Naama Tsabar at High Line, New York City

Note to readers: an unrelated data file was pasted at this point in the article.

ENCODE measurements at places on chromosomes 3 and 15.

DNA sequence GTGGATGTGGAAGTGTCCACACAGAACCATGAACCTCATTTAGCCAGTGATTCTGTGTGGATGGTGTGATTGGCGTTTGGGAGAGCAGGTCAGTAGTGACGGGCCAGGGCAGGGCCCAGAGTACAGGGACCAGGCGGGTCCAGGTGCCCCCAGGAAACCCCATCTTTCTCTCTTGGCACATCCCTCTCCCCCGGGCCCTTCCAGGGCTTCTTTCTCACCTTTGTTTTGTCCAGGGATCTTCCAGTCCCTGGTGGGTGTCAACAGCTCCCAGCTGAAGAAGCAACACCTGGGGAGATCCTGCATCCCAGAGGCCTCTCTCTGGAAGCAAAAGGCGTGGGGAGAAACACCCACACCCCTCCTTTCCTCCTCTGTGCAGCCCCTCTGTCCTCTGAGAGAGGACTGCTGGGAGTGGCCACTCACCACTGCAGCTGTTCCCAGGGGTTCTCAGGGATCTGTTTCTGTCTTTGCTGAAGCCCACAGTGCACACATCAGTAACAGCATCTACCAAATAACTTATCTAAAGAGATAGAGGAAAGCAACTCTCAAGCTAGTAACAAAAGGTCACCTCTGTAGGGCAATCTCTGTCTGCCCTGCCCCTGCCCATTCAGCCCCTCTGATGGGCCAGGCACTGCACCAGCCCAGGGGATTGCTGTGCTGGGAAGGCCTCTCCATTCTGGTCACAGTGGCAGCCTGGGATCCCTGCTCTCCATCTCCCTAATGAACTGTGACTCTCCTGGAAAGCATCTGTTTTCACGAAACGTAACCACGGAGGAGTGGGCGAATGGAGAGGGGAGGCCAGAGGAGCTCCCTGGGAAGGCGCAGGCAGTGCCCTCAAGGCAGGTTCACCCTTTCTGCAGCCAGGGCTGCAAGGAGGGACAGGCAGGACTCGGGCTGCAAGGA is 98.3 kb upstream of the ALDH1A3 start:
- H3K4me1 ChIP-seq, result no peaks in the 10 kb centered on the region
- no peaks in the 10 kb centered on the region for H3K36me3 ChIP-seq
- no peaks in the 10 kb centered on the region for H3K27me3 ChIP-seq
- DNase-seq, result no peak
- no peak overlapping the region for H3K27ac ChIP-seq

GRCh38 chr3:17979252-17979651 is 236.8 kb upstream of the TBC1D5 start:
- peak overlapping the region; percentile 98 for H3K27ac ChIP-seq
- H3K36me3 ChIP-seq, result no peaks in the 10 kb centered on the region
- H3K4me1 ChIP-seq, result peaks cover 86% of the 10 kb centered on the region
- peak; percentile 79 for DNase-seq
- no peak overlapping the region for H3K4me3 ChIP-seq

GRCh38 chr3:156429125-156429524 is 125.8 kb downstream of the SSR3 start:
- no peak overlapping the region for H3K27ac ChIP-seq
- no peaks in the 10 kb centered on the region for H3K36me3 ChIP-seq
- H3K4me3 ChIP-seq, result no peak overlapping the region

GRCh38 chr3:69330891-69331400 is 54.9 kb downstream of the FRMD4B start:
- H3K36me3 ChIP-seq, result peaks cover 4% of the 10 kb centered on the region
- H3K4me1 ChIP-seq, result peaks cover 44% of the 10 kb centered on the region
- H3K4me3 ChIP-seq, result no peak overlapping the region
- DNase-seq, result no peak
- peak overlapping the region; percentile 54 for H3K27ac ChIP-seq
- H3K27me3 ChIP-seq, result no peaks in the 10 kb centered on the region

Naama Tsabar takes part in the group exhibition ‘The Musical Brain’ at various locations on the High Line in New York City, US. The exhibition reflects on the power music has to bring us together. It is named after a short story by the Argentine contemporary writer César Aira, and explores the ways that artists use music as a tool to inhabit and understand the world. The featured artists approach music through different lenses—historical, political, performative, and playful—to create new installations and soundscapes installed throughout the park. Traditionally, music is thought of as an art form we construct ourselves. With different organizing rules, instruments, and traditions across cultures, music has underpinned essential collective moments in societies for as long as we know. But music is also the way that we hear the world around us. Often used to described nature (wind whistling through trees), the cosmos (in the Music of the Spheres, or musica universalis), and even the built industrial environment (the rhythmic lull of a train car), music is the order we project onto a cacophonous world. Humans seek order and patterns but also relish chaos and noise; in many ways, music becomes the way that we can experience both at the same time. The artists in this exhibition listen closely to the sonic world and explore the different temporal, sculptural, social, and historical dimensions of the ways we make music, and the ways we listen. They wonder what stories discarded objects tell when played, what happens when a railway spike becomes a bell, and how the youth of our generation sing out warnings to save our planet. They remind us that music is a powerful tool for communication, especially in times when spoken language fails us. The sonic brings us together to celebrate, protest, mark the passage of time, and simply be together. For the High Line, Naama Tsabar makes a metronome installed on a stone pedestal. The work was inspired by contemporary conversations around the removal of confederate monuments, but goes further to explore the shifting relationship between history and time. In her work, Tsabar ignites the push-and-pull between static sculptures and the time-based performances and experiences that bring them alive. Opening: April 2020.